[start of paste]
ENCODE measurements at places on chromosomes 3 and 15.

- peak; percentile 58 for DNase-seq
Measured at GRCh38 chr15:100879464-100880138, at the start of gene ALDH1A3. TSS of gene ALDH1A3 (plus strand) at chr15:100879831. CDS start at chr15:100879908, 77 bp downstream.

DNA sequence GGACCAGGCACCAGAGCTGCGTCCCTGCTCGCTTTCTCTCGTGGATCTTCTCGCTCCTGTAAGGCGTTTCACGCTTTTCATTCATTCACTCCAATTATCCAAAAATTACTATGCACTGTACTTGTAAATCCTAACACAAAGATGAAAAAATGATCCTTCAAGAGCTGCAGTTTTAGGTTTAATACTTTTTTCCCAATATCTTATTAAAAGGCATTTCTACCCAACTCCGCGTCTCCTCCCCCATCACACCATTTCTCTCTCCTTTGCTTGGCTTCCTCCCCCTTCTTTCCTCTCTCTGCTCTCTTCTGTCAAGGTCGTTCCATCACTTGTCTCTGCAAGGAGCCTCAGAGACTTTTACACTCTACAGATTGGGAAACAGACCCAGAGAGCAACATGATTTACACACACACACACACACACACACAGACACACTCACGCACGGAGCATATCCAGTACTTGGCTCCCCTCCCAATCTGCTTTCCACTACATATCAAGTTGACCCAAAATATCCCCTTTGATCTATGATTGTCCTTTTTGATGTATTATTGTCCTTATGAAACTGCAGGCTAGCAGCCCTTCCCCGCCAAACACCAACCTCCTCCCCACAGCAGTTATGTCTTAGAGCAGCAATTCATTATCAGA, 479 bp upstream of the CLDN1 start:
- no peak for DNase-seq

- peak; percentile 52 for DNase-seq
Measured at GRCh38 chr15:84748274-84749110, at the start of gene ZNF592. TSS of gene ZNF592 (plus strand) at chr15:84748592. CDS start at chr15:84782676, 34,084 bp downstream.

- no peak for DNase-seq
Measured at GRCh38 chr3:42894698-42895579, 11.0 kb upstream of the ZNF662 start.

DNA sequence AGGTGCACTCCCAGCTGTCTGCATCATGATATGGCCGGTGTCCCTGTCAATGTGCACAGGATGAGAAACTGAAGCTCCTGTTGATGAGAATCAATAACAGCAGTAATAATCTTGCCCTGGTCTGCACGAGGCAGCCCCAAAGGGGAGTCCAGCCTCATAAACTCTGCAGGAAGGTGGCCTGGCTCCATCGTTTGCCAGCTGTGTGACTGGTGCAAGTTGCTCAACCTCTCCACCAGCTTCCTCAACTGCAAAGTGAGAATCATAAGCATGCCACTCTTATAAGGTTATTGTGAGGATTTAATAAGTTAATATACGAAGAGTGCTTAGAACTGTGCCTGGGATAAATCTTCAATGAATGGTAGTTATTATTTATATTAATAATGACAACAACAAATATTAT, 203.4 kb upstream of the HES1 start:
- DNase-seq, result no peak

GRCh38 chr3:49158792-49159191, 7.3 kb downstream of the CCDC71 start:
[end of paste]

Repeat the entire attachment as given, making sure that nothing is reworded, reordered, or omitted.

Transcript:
ENCODE measurements at places on chromosomes 3 and 15.

- peak; percentile 58 for DNase-seq
Measured at GRCh38 chr15:100879464-100880138, at the start of gene ALDH1A3. TSS of gene ALDH1A3 (plus strand) at chr15:100879831. CDS start at chr15:100879908, 77 bp downstream.

DNA sequence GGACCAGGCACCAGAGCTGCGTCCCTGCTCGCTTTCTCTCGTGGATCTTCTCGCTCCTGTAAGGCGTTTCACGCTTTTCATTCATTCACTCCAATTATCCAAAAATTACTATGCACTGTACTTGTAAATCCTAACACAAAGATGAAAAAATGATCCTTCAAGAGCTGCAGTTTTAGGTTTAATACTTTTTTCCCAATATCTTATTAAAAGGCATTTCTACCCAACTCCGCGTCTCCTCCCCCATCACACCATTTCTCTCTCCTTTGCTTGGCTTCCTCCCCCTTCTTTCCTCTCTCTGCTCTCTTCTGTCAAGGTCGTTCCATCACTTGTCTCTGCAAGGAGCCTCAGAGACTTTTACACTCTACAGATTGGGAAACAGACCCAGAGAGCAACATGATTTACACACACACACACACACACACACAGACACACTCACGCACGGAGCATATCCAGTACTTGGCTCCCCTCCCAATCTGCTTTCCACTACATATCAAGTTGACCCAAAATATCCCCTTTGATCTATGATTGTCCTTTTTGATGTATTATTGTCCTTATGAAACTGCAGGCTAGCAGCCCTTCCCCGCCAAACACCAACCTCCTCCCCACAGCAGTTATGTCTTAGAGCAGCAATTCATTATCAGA, 479 bp upstream of the CLDN1 start:
- no peak for DNase-seq

- peak; percentile 52 for DNase-seq
Measured at GRCh38 chr15:84748274-84749110, at the start of gene ZNF592. TSS of gene ZNF592 (plus strand) at chr15:84748592. CDS start at chr15:84782676, 34,084 bp downstream.

- no peak for DNase-seq
Measured at GRCh38 chr3:42894698-42895579, 11.0 kb upstream of the ZNF662 start.

DNA sequence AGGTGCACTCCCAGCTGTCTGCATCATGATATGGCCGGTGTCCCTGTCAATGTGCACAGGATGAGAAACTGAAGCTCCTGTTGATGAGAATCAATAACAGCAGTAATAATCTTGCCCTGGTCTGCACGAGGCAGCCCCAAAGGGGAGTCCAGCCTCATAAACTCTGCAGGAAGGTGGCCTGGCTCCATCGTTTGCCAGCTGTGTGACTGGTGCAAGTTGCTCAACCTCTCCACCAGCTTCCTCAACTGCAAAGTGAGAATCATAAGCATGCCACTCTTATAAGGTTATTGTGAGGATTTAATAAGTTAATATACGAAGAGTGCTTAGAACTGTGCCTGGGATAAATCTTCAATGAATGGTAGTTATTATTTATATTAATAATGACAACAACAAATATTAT, 203.4 kb upstream of the HES1 start:
- DNase-seq, result no peak

GRCh38 chr3:49158792-49159191, 7.3 kb downstream of the CCDC71 start: